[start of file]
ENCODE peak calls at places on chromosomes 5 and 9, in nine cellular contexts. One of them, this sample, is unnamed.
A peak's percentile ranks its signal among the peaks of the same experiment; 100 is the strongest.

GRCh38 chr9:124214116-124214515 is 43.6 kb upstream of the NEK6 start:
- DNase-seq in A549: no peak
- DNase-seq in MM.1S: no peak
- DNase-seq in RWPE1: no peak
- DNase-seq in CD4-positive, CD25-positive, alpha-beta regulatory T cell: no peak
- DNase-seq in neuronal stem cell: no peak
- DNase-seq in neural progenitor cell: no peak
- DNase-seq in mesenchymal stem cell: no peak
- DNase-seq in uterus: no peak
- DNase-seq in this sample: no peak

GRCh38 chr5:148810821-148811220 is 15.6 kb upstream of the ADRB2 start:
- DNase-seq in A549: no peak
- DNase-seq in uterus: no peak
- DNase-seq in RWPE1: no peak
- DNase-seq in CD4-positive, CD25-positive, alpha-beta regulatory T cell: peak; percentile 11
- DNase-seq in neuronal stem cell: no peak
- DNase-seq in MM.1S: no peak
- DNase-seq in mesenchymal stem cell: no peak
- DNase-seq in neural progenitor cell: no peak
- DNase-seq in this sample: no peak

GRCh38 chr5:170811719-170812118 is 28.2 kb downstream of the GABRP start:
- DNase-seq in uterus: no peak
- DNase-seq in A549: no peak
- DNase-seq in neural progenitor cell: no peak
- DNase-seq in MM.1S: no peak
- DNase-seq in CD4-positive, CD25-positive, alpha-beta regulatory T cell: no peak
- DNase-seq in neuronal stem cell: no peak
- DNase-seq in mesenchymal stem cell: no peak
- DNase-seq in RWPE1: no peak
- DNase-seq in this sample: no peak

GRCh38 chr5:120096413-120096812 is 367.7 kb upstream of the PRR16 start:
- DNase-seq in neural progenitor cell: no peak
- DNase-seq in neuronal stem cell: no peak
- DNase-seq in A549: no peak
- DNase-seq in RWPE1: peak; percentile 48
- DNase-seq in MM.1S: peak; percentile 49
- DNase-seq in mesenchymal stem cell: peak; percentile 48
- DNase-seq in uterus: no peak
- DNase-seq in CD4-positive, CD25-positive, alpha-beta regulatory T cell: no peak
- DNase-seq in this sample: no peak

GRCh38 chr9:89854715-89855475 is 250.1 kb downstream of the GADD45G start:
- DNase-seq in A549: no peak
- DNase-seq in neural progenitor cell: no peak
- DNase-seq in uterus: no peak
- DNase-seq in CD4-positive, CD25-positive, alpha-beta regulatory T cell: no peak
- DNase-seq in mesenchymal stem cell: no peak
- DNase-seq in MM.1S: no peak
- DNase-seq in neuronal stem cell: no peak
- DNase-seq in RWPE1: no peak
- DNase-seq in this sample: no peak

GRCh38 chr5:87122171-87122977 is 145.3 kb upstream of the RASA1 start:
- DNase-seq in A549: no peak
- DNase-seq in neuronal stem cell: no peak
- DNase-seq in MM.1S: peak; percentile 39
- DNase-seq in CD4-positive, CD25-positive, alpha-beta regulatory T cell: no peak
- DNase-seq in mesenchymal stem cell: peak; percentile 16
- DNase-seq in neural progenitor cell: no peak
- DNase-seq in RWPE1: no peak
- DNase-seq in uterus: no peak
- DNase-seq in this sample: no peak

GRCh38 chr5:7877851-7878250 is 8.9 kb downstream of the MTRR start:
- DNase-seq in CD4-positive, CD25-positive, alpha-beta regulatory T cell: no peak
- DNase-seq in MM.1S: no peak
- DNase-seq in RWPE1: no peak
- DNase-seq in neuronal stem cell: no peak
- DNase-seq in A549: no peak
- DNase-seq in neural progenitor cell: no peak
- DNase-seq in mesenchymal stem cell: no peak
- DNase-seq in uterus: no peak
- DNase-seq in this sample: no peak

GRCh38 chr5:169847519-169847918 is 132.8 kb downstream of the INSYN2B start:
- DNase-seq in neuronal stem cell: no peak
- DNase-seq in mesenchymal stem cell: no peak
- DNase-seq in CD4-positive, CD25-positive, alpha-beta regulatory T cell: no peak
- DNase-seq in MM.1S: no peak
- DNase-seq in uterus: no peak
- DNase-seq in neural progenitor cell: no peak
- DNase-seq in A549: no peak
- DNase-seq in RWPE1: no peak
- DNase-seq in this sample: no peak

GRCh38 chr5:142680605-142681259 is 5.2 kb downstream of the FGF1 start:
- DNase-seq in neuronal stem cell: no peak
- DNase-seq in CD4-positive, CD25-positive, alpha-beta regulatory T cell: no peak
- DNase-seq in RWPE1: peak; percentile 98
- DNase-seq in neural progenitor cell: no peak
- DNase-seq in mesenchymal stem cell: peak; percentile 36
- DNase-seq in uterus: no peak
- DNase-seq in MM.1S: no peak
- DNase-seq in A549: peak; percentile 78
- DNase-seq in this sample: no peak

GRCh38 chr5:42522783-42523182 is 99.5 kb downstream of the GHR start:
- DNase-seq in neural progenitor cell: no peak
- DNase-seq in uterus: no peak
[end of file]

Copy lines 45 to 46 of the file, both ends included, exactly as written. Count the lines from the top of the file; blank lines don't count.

- DNase-seq in neural progenitor cell: no peak
- DNase-seq in uterus: no peak